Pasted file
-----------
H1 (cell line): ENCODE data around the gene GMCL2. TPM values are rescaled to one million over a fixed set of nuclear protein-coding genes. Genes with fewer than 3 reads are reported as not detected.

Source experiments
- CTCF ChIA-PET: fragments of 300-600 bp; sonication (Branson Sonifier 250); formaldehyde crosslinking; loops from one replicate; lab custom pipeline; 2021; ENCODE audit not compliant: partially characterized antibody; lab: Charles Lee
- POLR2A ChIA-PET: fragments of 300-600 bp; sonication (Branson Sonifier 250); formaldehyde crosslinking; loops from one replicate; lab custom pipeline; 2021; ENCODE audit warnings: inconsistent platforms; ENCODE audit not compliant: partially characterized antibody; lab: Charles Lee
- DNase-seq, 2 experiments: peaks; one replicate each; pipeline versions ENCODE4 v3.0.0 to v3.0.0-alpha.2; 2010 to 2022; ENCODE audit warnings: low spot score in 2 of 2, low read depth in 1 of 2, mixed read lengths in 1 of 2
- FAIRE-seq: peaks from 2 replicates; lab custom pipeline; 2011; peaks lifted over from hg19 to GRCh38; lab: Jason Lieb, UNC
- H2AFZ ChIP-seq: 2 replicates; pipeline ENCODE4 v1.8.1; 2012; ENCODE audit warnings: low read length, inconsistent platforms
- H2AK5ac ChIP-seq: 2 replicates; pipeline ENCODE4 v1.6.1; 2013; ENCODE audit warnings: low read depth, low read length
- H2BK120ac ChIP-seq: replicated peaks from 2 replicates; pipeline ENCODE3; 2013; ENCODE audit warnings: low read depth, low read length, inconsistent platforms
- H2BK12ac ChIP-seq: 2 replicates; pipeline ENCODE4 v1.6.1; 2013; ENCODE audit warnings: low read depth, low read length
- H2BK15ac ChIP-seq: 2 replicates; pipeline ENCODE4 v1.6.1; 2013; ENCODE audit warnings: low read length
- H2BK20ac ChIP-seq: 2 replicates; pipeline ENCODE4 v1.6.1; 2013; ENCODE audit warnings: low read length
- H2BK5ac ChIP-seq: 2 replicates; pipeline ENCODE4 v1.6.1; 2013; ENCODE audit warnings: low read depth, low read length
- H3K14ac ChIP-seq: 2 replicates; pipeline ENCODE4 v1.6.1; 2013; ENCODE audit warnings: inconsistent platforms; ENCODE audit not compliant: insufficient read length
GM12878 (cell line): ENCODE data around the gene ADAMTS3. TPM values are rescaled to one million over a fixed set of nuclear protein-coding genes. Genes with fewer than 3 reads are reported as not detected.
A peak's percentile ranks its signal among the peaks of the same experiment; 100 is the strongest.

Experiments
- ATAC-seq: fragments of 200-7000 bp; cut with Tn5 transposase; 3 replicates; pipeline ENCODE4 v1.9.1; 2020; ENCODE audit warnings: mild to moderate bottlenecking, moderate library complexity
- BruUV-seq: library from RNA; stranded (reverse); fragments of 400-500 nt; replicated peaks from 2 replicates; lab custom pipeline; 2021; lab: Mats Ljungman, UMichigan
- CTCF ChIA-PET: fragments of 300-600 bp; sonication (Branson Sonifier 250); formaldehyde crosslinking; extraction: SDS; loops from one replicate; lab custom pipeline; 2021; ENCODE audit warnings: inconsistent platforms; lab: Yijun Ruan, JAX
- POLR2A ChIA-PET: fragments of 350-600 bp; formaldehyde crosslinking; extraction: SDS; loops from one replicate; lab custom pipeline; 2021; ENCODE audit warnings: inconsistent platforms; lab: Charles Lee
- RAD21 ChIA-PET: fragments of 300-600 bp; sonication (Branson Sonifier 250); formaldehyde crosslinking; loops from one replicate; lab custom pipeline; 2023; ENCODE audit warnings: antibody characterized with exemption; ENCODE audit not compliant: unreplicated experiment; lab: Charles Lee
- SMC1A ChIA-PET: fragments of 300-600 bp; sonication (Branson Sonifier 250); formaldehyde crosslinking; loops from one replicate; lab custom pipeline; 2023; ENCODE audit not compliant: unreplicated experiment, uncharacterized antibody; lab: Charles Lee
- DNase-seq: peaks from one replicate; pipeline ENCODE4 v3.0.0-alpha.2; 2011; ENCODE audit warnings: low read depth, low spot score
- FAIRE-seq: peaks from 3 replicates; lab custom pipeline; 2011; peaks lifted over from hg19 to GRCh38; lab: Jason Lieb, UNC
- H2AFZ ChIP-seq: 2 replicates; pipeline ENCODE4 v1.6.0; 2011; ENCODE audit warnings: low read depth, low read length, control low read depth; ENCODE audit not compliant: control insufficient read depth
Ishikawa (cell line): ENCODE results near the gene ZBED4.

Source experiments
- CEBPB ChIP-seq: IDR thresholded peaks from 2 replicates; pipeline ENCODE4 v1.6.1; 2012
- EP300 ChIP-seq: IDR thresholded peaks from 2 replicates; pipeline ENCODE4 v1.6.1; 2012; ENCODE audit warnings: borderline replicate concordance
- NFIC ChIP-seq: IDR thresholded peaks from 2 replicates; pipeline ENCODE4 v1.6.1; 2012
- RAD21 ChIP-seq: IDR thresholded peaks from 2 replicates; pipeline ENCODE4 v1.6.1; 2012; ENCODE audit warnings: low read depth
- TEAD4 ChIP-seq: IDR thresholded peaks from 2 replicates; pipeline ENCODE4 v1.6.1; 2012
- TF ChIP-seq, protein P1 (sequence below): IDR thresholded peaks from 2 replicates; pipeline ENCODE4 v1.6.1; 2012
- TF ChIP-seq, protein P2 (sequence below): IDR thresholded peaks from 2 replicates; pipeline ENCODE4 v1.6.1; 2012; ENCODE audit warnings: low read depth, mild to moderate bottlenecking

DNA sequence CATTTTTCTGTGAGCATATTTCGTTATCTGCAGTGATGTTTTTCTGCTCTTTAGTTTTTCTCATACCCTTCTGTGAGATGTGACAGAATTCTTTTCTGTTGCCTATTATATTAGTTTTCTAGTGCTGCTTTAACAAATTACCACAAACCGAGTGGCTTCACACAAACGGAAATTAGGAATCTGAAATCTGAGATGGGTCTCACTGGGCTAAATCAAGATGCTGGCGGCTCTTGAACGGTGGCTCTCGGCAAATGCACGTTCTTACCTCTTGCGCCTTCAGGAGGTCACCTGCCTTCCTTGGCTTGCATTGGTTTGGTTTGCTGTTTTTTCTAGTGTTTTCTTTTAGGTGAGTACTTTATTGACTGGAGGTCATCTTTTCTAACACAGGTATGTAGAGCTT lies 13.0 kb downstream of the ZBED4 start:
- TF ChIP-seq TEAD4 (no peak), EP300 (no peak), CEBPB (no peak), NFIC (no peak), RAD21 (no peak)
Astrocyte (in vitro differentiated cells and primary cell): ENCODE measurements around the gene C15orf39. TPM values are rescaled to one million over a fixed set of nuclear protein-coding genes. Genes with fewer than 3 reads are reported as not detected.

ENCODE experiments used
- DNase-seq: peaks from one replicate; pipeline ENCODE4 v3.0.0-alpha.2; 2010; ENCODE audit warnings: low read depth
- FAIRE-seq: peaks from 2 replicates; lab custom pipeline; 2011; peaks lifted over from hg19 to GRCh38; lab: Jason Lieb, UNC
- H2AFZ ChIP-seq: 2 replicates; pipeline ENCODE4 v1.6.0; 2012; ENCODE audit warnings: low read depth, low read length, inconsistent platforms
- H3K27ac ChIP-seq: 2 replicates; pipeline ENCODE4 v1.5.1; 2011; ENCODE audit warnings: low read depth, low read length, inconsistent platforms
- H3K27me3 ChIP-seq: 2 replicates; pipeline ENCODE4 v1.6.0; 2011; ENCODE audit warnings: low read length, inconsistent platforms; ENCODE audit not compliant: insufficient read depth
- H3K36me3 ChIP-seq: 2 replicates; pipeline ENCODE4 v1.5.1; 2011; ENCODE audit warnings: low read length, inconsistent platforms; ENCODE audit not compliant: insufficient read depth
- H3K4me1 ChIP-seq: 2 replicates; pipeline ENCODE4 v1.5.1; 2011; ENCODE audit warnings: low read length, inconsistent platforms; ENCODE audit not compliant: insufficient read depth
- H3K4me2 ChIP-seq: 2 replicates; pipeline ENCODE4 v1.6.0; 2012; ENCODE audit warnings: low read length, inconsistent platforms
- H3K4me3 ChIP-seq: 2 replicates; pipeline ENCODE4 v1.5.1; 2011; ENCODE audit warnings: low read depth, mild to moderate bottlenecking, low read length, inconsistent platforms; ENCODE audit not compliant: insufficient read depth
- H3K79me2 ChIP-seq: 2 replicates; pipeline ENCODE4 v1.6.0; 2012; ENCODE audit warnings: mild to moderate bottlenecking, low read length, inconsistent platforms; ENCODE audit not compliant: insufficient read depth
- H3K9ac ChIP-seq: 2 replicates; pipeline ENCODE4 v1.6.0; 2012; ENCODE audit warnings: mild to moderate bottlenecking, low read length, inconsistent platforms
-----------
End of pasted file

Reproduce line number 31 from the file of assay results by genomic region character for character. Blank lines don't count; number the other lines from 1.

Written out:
- NFIC ChIP-seq: IDR thresholded peaks from 2 replicates; pipeline ENCODE4 v1.6.1; 2012